If you've read any sewing blogs the last few days, you've likely heard Colette Patterns released a mini bloomers pattern that is free to download. Last night, after cutting out Simplicity 2443 (and realizing I had miscalculated yardage for the skirt by 1/4 yard) I decided to switch gears and start on these sweet little bloomers. I used some leftover voile from this dress, cut it out quick with a rotary cutter and cans of tomato paste as pattern weights, and got to sewing.
The instructions are easy to follow and clearly illustrated, and the whole project came together in a couple of hours. The most time-consuming parts: threading the elastic and ribbon (I used twill tape) through their casings. This took no more time than usual, but would've been quicker had I trimmed the seam allowances enclosed by the casing. I struggled to negotiate the safety pin (pinned to the end of whatever I was threading) through at every seam intersection! To be fair, the pattern suggested trimming. I just didn't do it.
It seemed like a beginner or advanced beginner pattern to me. No extraordinary skills or know-how are required--just a little bit of patience! All the raw edges must be finished, so if you have a serger or pinking shears, use them. I zig-zagged the edges but I suppose it would've been faster to pink them.
One weird part: the front and back crotch seams don't match up perfectly. When it comes time to sew that seam, you'll notice that either the front or back piece (can't remember which; I think it's the back) is drafted so that a very angular piece extends beyond the opposite half. Does that make sense? Anyway, this is inconsequential. Once you sew the crotch seam, you can trim that little triangle so that the front and back edges form a continuous line.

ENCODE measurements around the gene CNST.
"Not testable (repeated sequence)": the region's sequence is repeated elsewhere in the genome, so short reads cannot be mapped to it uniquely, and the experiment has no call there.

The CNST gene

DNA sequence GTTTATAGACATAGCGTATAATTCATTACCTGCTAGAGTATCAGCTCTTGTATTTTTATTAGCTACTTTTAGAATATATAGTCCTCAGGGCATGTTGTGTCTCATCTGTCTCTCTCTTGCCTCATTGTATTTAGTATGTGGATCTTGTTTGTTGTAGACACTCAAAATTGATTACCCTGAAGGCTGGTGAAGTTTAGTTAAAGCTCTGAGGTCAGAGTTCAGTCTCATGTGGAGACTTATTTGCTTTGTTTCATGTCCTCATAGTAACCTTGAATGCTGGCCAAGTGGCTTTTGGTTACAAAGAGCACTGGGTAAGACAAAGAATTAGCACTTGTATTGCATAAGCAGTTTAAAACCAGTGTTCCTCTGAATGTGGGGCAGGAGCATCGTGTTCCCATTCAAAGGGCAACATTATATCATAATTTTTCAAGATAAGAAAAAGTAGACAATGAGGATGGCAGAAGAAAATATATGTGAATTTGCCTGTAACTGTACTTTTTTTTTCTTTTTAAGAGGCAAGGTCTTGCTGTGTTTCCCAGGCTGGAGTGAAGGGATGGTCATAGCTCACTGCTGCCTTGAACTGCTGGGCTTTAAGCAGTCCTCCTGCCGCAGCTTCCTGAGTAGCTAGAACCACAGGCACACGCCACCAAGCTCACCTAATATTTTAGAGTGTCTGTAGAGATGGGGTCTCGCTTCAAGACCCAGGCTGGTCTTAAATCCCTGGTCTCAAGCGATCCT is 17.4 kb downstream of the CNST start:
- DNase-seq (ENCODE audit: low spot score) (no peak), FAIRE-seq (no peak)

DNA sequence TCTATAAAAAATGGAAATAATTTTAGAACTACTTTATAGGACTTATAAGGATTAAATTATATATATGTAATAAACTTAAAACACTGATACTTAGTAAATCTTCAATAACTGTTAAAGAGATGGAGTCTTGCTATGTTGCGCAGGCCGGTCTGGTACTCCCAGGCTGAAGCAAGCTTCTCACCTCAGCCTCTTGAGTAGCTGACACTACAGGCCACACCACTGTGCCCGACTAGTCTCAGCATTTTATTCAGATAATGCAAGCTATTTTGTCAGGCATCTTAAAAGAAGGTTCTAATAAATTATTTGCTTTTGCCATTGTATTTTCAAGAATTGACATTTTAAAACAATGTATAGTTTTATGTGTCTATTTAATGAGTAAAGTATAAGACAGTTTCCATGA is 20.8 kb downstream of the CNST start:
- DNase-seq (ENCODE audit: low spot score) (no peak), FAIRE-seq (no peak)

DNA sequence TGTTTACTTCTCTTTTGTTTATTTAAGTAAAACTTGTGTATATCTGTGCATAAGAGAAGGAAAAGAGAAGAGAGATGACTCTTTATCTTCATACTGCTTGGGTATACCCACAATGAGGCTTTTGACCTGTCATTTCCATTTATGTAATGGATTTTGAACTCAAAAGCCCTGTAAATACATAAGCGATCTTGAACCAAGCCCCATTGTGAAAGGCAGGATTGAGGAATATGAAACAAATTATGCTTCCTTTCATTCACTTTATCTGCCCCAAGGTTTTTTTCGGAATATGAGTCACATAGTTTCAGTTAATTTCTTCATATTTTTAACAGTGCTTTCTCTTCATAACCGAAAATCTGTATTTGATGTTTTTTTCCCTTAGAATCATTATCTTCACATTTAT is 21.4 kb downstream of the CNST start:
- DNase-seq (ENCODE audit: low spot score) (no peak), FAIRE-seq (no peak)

What few modifications I made were out of necessity: I didn't have any 1/4" ribbon on hand, so I made a wider casing to accommodate the twill tape. I also did a few steps out of order because I thought it'd be easier. (Rather than sewing the elastic casing, then threading the elastic, then sewing the ribbon casing, then threading the ribbon, I stitched all casings and threaded last. That way the garment wasn't gathered and puckered while I was trying to sew the leg seams.) Also, be sure you stabilize your buttonholes on lightweight fabric! I used tiny scraps of light- or mid-weight fusible.
On a real person, pardon the lighting issue:
Next time, I think I'll change a few more things. I cut the pattern according to the sizing chart measurements, and I was the smaller of the two in one size category. The chart covers bust, waist, and hip but not badonk circumference, which would've been helpful. That happens to be my most girthsome measurement (about 13" larger than my waist), and much of the gathered effect was lost in the back because I filled it out. I'm not sure what will remedy this, although I think a slightly higher rise and strategically decreased seam allowances would help. Or maybe just cutting a larger size. Just a caveat for all you ladies with proportions like mine!
So, if you haven't already downloaded the Madeleine Mini Bloomers pattern from Colette Patterns, get to it! And if you make a pair, I'd like to hear how they turn out. I like how they feel and drape in Little Folks voile. If you use this fabric, I recommend a smaller needle, either 70/10 or 75/11.
Note: I tried to be very aware of framing the issue of fit. Like a lot of women, I have more going on in some parts of my body than others. So few of us can sew a pattern straight through without making alterations. Sewing for my body can be frustrating because I usually can't just pick a size and go, but it's also a welcome challenge and has helped me feel more comfortable with myself.